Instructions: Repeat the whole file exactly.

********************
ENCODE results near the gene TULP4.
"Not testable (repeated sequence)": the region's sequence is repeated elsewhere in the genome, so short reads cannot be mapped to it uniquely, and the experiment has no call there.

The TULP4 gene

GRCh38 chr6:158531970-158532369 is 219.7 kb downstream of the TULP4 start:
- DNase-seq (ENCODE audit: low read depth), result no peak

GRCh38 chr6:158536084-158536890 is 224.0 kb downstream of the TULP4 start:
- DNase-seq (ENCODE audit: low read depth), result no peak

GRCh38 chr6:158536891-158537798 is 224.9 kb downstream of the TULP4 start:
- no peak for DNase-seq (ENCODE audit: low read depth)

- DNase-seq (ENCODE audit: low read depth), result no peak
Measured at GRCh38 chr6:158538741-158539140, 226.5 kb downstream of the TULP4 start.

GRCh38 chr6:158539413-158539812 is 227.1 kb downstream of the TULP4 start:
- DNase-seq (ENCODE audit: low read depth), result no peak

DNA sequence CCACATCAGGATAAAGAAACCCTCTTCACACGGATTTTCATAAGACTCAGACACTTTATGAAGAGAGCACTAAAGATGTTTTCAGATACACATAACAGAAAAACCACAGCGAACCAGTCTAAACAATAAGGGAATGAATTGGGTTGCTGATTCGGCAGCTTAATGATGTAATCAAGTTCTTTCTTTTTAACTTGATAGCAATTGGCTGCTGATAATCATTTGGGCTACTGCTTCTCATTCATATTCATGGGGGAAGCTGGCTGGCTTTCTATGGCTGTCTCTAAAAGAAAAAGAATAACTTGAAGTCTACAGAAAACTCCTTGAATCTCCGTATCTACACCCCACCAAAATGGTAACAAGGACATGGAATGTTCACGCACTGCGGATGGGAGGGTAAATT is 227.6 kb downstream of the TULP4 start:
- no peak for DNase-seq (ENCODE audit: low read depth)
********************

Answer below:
ENCODE results near the gene TULP4.
"Not testable (repeated sequence)": the region's sequence is repeated elsewhere in the genome, so short reads cannot be mapped to it uniquely, and the experiment has no call there.

The TULP4 gene

GRCh38 chr6:158531970-158532369 is 219.7 kb downstream of the TULP4 start:
- DNase-seq (ENCODE audit: low read depth), result no peak

GRCh38 chr6:158536084-158536890 is 224.0 kb downstream of the TULP4 start:
- DNase-seq (ENCODE audit: low read depth), result no peak

GRCh38 chr6:158536891-158537798 is 224.9 kb downstream of the TULP4 start:
- no peak for DNase-seq (ENCODE audit: low read depth)

- DNase-seq (ENCODE audit: low read depth), result no peak
Measured at GRCh38 chr6:158538741-158539140, 226.5 kb downstream of the TULP4 start.

GRCh38 chr6:158539413-158539812 is 227.1 kb downstream of the TULP4 start:
- DNase-seq (ENCODE audit: low read depth), result no peak

DNA sequence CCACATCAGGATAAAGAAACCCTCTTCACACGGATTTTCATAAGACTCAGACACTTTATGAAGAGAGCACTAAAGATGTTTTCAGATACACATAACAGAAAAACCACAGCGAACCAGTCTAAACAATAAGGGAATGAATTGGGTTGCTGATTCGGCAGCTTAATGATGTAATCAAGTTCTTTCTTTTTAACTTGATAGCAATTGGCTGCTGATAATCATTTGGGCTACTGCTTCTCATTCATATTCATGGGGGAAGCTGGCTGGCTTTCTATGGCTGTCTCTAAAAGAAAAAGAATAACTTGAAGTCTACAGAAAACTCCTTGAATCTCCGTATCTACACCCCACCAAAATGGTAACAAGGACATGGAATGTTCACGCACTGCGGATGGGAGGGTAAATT is 227.6 kb downstream of the TULP4 start:
- no peak for DNase-seq (ENCODE audit: low read depth)